Let’s see if we can make sense of this.
UNICEF has just given Canada a passing grade, mind you barely a pass, when it comes to the fight against child poverty. In a report released today it claims that 21% of Canadian children live in poverty, nothing to brag about, but at least this is lower than the 23% who were poor just before the recession started in 2008.
Interestingly, Statistics Canada also says child poverty is down, but that only 8.5% of kids are poor. However, at the same time it says child poverty is up, reaching almost 14%. And finally, if this is not confusing enough, it says that, yes, 14% of kids are poor, but this is down since 2008.
Up or down? One-in-five kids poor, or one-in-seven, or maybe even as few as only one-in-eleven?
Continue reading “UNICEF gives Canada a passing grade, child poverty actually fell during the recession … or did it?”
It is an understatement to say that the US welfare reforms of the 1990s were intended to give a little spring to the social safety net.
The intention was much more radical, involving a major make-over of income support, and turning what was imagined as a net ensnarling many Americans behind a welfare wall, into a trampoline, a springboard that would incentivize work and allow them to ride a wave of prosperity to higher incomes that would lift their children out of poverty.
But this is hardly what is needed when times turn bad.
The only virtue of a trampoline when employment falls by more than 8 million, when the unemployment rate more than doubles, and when median incomes drop by over $10,000, is that it catches you on the way down.
American families needed a safety net during the Great Recession, and a report released by UNICEF on child poverty suggests, surprisingly enough, that is exactly what they got.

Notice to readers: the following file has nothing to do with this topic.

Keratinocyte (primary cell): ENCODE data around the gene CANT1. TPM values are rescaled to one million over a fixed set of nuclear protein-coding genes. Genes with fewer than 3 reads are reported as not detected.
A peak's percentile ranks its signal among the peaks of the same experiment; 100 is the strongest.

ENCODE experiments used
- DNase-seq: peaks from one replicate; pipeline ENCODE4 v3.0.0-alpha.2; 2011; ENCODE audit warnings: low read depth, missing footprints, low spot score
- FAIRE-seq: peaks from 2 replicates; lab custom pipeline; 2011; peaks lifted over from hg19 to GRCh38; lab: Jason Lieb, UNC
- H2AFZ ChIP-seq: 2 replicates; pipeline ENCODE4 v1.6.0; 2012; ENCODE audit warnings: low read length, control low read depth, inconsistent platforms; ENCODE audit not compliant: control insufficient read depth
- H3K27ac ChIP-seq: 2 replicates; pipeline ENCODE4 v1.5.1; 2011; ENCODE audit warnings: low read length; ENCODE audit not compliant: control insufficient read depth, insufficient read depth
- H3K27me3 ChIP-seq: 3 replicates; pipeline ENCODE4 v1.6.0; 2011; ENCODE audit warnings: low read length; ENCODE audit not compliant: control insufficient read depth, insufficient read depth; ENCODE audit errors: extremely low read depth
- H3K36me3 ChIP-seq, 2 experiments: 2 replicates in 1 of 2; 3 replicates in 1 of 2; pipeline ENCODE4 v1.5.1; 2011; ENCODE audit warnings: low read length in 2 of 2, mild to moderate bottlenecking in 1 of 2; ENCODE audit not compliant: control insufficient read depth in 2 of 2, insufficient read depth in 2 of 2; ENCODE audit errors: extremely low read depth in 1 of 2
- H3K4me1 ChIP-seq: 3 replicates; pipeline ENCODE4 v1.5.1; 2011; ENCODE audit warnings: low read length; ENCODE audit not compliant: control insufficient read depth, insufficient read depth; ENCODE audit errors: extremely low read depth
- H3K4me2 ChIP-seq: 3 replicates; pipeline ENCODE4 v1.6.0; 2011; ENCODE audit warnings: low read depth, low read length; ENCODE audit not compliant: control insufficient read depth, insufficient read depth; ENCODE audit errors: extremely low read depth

The rate of child poverty, in spite of all the macroeconomic turbulence of the last six years, has hardly budged. This is in large measure because of discretionary policy changes on the part of the Federal government that quickly turned the clock back to the welfare system of the 1980s.
Continue reading “UNICEF reports that child poverty in the US was held in check during the Great Recession”
At the TEDxWaterloo 2013 Event called chasingHOME I extended an invitation to participate in a conversation about a “crazy” idea: children should be given the vote. Here is the text of my presentation.
Continue reading “Citizenship as a privilege or as a right: should children be given the vote?”
Hi my name is Z… and I am in 10th grade, I have a history project relating to economic inequality and social justice. I found your blog on economic inequality online and I was wondering if you could answer my interview questions, the questions are — What has happened to make economic inequality relevant in Canadian history? and To what degree has a commitment to social justice been significant in creating Canada today?
Continue reading “Inequality: for the 10th grader in you”
The tax system is increasingly used to transfer cash benefits to families with children, but the United States accepts the trade-offs in program design very differently than other countries and gives children much less support.
In response to my July 10th testimony to the Senate Committee on Finance hearing on “Helping Young People Achieve the American Dream” I received some homework, a series of questions asking me for a good deal more detail. You can review all of the questions on my November 11th post. Child poverty is central to discussions of social mobility, and it is natural to wonder how tax policy can be designed to support the incomes of the least advantaged.
Continue reading “The US Senate wonders about tax policy for the American Dream: How can income transfers be designed to benefit all children in need?”
Young children whose families immigrate to Australia, Canada, the United Kingdom and the United States are as prepared and capable of starting school as their native-born counterparts, with one exception: vocabulary and language development.
But the resulting disadvantages in reading skills are overcome to a much greater degree as they progress through school in Australia and Canada than they are in the United Kingdom and the United States.
Continue reading “Children of immigrants make more progress in Australia and Canada than in the UK or the US”